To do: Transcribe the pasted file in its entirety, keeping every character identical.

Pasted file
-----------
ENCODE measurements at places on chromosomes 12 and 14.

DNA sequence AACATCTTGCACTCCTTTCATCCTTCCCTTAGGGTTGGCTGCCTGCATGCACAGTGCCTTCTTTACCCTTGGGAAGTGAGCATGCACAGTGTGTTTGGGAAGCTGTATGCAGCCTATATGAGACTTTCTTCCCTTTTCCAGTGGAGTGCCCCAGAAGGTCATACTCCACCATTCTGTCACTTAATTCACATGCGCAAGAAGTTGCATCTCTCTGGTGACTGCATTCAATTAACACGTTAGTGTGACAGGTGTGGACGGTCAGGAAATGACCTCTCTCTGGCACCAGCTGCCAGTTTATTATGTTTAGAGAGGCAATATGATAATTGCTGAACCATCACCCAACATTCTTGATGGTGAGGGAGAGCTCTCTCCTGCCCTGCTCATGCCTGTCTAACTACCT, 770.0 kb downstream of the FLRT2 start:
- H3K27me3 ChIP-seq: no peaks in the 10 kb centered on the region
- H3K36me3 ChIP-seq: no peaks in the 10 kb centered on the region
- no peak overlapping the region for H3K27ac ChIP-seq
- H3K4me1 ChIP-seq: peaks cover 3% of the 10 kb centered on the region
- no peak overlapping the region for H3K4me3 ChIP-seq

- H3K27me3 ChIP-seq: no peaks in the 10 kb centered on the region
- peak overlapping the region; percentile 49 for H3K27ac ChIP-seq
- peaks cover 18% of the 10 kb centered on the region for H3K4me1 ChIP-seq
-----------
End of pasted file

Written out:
ENCODE measurements at places on chromosomes 12 and 14.

DNA sequence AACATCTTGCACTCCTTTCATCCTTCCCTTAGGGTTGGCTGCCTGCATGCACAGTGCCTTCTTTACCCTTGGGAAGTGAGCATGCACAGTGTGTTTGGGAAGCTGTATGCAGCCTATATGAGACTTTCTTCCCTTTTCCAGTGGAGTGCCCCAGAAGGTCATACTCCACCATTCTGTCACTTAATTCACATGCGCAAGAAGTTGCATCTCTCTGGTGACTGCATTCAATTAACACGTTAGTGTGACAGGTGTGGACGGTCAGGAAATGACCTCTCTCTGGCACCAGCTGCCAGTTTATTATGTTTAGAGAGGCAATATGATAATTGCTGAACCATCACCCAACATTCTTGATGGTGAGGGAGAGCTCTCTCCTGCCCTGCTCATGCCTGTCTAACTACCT, 770.0 kb downstream of the FLRT2 start:
- H3K27me3 ChIP-seq: no peaks in the 10 kb centered on the region
- H3K36me3 ChIP-seq: no peaks in the 10 kb centered on the region
- no peak overlapping the region for H3K27ac ChIP-seq
- H3K4me1 ChIP-seq: peaks cover 3% of the 10 kb centered on the region
- no peak overlapping the region for H3K4me3 ChIP-seq

- H3K27me3 ChIP-seq: no peaks in the 10 kb centered on the region
- peak overlapping the region; percentile 49 for H3K27ac ChIP-seq
- peaks cover 18% of the 10 kb centered on the region for H3K4me1 ChIP-seq